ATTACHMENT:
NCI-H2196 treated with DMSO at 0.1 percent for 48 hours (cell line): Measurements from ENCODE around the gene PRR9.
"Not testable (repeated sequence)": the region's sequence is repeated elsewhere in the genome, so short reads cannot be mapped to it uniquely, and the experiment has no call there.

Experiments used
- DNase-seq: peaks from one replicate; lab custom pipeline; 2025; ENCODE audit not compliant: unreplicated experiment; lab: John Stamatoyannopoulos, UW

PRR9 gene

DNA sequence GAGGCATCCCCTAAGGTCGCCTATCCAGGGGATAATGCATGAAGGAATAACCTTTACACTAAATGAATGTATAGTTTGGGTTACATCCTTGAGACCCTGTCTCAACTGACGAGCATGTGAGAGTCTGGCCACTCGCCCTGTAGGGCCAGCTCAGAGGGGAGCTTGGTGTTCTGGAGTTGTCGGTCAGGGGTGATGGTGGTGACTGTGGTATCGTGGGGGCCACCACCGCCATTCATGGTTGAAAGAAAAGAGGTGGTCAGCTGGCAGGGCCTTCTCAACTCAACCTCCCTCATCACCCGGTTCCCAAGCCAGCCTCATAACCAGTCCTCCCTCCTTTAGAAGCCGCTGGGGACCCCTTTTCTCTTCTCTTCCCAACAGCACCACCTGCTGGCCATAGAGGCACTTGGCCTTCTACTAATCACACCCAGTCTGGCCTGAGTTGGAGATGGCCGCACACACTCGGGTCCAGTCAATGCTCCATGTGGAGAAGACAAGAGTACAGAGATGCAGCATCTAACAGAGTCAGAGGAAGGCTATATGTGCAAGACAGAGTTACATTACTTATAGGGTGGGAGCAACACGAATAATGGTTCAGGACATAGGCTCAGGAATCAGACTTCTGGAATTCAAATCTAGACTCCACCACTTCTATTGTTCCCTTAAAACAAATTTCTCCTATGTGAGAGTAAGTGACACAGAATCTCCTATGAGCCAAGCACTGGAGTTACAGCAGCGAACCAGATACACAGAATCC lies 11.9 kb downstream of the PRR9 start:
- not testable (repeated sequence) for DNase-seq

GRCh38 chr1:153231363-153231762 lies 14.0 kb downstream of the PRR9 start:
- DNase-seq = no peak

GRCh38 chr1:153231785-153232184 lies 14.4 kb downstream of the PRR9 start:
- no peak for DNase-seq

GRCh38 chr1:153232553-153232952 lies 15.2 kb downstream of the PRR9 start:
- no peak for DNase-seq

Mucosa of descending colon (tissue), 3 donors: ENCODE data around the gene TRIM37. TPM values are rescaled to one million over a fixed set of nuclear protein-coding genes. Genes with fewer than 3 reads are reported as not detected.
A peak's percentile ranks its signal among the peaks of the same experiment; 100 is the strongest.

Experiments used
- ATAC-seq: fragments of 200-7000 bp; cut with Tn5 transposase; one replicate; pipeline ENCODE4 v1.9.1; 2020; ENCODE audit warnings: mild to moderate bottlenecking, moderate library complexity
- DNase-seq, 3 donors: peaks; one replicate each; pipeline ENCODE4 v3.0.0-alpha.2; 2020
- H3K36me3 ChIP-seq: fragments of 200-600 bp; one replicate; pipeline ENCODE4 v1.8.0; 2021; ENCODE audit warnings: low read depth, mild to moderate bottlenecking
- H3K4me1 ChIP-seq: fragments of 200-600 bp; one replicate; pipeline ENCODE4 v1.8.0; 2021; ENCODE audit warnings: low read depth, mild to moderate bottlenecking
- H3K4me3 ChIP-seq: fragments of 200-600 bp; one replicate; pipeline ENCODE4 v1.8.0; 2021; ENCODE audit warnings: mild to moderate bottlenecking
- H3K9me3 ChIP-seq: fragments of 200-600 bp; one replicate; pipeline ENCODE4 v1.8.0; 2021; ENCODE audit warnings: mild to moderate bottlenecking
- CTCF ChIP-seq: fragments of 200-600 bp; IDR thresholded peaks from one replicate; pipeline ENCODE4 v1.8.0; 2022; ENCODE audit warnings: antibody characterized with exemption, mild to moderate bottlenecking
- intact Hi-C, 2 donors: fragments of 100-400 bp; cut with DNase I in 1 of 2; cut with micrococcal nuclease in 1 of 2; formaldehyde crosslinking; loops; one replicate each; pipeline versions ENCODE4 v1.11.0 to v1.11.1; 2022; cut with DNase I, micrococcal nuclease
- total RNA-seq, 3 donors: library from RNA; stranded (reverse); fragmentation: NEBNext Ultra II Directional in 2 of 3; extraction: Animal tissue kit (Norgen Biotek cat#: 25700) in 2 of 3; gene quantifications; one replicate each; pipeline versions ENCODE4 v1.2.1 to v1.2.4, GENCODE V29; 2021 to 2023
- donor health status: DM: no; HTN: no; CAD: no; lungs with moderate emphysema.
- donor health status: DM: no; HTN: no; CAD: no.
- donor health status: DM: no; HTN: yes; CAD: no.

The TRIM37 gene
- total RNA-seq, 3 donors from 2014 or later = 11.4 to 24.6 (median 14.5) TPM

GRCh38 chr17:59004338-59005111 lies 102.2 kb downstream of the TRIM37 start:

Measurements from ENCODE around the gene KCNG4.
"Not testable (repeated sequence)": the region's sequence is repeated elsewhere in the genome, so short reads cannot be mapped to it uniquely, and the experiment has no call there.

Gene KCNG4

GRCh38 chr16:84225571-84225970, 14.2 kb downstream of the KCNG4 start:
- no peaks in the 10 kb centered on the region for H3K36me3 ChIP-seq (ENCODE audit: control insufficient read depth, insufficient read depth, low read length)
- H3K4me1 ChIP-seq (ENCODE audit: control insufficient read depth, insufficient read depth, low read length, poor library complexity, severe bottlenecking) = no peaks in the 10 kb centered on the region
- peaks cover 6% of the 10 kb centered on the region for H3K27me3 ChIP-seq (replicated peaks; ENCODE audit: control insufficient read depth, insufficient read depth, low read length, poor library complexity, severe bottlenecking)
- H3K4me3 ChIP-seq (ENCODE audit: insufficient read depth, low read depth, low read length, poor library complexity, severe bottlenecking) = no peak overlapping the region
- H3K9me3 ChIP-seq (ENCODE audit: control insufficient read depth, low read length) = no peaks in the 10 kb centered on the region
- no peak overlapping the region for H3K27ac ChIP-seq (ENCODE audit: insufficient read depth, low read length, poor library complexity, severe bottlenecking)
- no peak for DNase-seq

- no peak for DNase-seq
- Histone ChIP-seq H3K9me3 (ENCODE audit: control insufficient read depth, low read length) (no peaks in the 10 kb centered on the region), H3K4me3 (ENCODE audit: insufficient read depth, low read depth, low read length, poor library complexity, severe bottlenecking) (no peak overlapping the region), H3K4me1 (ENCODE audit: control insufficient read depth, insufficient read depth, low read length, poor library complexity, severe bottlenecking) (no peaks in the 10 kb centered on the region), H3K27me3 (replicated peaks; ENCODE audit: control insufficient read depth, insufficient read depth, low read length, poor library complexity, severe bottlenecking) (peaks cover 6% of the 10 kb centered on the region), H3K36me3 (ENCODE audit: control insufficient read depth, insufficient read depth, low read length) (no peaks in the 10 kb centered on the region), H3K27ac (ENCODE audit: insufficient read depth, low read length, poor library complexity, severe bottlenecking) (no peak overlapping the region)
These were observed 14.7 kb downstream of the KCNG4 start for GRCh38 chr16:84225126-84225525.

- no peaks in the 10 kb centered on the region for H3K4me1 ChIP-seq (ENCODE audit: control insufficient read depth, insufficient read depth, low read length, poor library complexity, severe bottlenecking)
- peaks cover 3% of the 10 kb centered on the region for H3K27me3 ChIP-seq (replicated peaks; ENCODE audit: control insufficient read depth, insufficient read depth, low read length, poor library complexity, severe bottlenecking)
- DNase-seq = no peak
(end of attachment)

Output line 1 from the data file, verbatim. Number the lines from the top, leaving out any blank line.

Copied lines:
NCI-H2196 treated with DMSO at 0.1 percent for 48 hours (cell line): Measurements from ENCODE around the gene PRR9.